This year’s festival explores weighty themes like affordable housing, mortality and Black and Indigenous identity
Now in its ninth year, DesignTO Festival (formerly the Toronto Design Offsite Festival) always boasts a mix of exhibitions, events, workshops and window installations showcasing veteran and rising designers from Toronto and beyond. In addition to innovative new furnishings and awe-inspiring installations, this year’s fest explores weightier themes like affordable housing, mortality and Black and Indigenous identity – all from a design perspective.
Here are our top 10 picks for the festival, which runs from January 18 to 27. Full info via the DesignTO site.
Tired of the miniscule green spaces in condo land? Toronto-based architecture studio superkül is setting up a reflective forest at Delisle-St. Clair Parkette. The exhibit, designed to be accessible for anyone walking by, is made from reflective film and examines the ways we confine nature to small, manicured lots. The installation asks the question: what if this tiny bit of forest wasn’t so contained?
January 18-27. 17 Delisle. Free.
A lot of negative connotations surround the experience of getting a massage. In an era of high-profile sexual harassment allegations, this exhibit aims to remind us of massage’s therapeutic roots by putting massage therapists to work during musical performances by local acts such as Korea Town Acid, WeTurnToRed, Depression Era and more.
January 19, 8 pm-2 am. Viz @ Viz (772 Dundas West, second floor). $15 at door.
Artist and urban planner Candy Chang’s exhibit is one of several at DesignTO this year rethinking the ways we deal with death. This interactive installation asks people to write answers to the prompt “Before I die…” on a wall. The idea is to get people talking about anxieties with those around them. Chang has staged this performance in other cities, and there are now over 4,000 Before I Die… walls in more than 75 countries and in 36 languages.
January 18-27. OCAD University. (100 McCaul). Free.
British artist Alexander Groves and Japanese architect Azusa Murakami of Studio Swine combine water conservation and art to highlight the issue of water scarcity. They will be at DesignTO to talk about the challenges of working with an issue that’s often invisible to the public. The cross-disciplinary studio launched in 2011 and has produced films and exhibited work at Paris’s Pompidou Centre, London’s Victoria and Albert Museum in and more.
January 25, 7:30-9 pm. Studio Theatre (235 Queens Quay West). $17-20.
Over three days, Toronto-based innovation and design consultancy Doblin are inviting the public to help them solve “a problem of public importance.” To do that, Doblin, which helps big companies clean up organizational messes and strengthen and focus innovation, has created a “Living Studio” that allows the public to play with prototypes and talk about solutions they’re working on.
January 23-26. 10 am-4 pm. Deloitte (8 Adelaide West).
With Toronto’s vacancy rate at less than 1 per cent and housing prices on the rise, there’s never been a more apt time to think of new solutions for affordable housing. And right now, nearly 40 per cent of Toronto dwellings are single-family homes on lots that have the capacity for more units. In this exhibition, Toronto-based firm Architecture for All presents ways to better utilize that space, from laneway house models and inventive additions to prefab strategies and space-efficient floor plans.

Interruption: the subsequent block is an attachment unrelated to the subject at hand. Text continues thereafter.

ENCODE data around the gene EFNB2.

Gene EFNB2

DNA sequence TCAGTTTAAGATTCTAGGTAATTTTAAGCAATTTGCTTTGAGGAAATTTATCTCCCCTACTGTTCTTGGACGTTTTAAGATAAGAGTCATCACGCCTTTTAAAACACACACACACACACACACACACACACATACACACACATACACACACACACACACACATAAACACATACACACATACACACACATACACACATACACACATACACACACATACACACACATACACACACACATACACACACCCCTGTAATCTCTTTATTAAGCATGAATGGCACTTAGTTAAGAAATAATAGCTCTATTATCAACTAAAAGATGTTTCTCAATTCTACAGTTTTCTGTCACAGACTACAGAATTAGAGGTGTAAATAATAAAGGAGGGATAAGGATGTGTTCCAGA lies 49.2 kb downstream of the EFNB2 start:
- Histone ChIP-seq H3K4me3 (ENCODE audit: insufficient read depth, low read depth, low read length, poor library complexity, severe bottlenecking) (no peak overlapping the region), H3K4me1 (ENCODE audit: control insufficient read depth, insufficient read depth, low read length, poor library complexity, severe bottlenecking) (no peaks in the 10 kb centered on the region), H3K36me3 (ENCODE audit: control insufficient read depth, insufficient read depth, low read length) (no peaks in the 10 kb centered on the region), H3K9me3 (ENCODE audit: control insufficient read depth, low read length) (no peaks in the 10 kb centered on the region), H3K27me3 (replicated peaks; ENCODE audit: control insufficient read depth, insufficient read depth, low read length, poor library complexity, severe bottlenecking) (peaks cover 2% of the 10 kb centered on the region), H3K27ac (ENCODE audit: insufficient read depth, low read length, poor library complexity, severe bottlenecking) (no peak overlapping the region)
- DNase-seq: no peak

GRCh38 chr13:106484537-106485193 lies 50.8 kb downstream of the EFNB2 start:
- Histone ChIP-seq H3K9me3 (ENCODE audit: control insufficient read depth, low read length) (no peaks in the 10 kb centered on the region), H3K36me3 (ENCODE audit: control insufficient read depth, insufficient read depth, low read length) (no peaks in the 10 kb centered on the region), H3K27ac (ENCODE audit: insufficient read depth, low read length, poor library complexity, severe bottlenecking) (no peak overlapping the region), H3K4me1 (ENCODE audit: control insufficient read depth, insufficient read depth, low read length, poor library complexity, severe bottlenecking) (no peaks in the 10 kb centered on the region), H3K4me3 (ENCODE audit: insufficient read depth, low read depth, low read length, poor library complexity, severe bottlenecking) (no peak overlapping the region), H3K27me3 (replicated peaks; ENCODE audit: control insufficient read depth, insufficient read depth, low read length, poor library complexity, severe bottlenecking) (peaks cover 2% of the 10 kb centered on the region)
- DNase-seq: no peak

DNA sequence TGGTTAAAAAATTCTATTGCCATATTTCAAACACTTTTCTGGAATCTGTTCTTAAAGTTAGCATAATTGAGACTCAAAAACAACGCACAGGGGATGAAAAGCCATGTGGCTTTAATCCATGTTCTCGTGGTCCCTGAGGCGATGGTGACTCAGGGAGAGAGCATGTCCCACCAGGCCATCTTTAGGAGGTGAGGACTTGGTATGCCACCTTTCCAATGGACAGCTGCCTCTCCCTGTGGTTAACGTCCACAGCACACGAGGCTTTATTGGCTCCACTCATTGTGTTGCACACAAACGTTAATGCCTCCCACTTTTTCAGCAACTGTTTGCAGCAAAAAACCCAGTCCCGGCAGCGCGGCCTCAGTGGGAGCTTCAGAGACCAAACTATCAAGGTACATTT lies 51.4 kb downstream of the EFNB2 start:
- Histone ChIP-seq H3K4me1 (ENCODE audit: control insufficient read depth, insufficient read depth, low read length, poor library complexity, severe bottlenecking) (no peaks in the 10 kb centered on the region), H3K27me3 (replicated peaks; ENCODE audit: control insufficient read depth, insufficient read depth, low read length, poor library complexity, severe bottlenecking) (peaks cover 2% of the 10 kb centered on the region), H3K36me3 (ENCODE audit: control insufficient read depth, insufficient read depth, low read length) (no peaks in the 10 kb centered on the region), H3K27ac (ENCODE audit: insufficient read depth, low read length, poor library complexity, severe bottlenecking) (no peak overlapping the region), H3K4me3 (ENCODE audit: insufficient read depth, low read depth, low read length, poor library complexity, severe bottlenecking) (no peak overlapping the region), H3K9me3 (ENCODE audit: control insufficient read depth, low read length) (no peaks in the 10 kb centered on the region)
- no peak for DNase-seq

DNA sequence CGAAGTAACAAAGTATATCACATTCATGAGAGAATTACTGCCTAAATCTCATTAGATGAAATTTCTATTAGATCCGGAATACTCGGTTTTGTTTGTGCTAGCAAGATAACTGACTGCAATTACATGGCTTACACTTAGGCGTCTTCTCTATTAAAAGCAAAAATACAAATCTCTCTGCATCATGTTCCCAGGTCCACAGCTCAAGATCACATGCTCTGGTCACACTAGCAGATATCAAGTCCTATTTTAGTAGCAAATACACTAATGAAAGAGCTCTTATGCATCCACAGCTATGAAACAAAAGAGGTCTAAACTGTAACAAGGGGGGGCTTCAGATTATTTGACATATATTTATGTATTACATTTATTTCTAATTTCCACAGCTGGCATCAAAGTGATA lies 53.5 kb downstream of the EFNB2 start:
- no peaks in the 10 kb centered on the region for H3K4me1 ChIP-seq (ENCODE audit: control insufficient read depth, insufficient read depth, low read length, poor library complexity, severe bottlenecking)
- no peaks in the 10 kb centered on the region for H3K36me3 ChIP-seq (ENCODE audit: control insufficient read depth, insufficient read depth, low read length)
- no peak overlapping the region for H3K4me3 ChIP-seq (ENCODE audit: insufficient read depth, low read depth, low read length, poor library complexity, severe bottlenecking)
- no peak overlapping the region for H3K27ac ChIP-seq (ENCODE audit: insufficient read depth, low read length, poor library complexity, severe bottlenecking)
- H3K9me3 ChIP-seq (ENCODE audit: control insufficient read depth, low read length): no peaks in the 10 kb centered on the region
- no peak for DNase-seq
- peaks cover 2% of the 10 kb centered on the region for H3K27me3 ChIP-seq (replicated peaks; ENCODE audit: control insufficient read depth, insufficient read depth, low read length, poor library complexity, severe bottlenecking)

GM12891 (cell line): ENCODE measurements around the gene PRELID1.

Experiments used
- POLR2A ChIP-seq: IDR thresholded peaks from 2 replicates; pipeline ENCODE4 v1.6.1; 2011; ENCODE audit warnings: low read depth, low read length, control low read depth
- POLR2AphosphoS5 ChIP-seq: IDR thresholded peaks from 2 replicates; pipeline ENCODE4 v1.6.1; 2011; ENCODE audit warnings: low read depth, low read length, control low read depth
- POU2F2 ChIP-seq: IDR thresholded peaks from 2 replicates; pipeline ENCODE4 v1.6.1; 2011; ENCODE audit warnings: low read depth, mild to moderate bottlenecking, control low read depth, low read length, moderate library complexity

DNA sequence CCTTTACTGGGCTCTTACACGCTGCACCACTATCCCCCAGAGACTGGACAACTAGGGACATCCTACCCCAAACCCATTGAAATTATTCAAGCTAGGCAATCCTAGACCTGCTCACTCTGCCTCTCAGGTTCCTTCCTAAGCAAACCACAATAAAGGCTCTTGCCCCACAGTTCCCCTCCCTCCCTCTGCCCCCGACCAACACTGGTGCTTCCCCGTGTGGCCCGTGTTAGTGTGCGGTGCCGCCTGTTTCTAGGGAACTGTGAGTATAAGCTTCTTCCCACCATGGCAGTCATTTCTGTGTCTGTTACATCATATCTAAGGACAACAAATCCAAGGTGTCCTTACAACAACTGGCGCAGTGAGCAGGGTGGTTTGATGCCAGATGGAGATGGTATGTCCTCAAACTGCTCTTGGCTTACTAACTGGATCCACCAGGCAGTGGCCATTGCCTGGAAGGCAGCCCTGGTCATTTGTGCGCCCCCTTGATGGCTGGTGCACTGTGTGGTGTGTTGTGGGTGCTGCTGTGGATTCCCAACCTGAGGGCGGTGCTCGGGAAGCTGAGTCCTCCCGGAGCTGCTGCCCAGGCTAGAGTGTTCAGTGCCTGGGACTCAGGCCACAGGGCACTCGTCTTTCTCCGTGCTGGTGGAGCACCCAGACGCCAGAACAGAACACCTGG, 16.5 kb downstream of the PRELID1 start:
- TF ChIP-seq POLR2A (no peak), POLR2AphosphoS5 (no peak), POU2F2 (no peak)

January 19-26. “The Fountainhead,” Berczy Coffee Bar (1 Esplanade, unit 2). Free.
For this exhibition, OCAD University students examine the history of Indigenous and Black relations in Canada, exploring the issues that affect both marginalized groups, as well as speculations on the shared futures of their communities. Four pairs of Indigenous and Black students are exhibiting objects that reflect these conversations.
January 18-February 3. Band Gallery and Cultural Centre (19 Brock). Free.
This jam-packed, one-time-only event features a mix of artists, designers and architects proposing ideas on water through cultural, political and ecological perspectives. The catch? Each presenter can only show 20 slides for 20 seconds each. Presenters include photographer Victoria Piersig speaking about the Great Lakes, architecture firm DTAH’s Yvonne Battista and James Roche on water management and The Bentway’s director of programming, Ilana Altman, on the urban park’s proximity to Lake Ontario.
January 24, 6:30 pm-8:30 pm. IBI Group, Multipurpose Room (55 St. Clair West). Free (preregister at Eventbrite).
Every year during the festival, artists and designers transform the windows in storefronts across the city into mesmerizing site-specific installations. One of our favourites this year is by Cat Lamora, a Korean-Canadian artist who’s designed a three-dimensional paper sculpture for the window of Xspace Cultural Centre. Featuring eyeballs, monstera leaves and cacti made of brightly coloured paper, the sculpture is based on the experience of a gyopo, the term for Korean expatriates who have been citizens in their new countries for more than a decade.
January 18-February 16. Xspace Culture Centre (2-303 Lansdowne). Free.
Objects are what make a space feel like a home. In this exhibition curated by Craft Ontario, 15 artists examine everyday household objects, some by subverting their purposeful forms – for example, a silver spoon with holes in the bowl – others designing beautiful functional items like marbled incense holders or a padded bench.
January 19-March 2. Craft Ontario (1106 Queen West). Free.